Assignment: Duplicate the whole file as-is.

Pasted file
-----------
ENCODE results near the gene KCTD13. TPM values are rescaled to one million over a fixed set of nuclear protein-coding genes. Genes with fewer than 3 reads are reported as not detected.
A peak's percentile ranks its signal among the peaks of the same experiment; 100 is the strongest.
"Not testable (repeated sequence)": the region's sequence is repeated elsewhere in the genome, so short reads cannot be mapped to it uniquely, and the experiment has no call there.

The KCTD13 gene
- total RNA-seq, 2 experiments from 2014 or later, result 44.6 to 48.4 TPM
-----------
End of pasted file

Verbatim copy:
ENCODE results near the gene KCTD13. TPM values are rescaled to one million over a fixed set of nuclear protein-coding genes. Genes with fewer than 3 reads are reported as not detected.
A peak's percentile ranks its signal among the peaks of the same experiment; 100 is the strongest.
"Not testable (repeated sequence)": the region's sequence is repeated elsewhere in the genome, so short reads cannot be mapped to it uniquely, and the experiment has no call there.

The KCTD13 gene
- total RNA-seq, 2 experiments from 2014 or later, result 44.6 to 48.4 TPM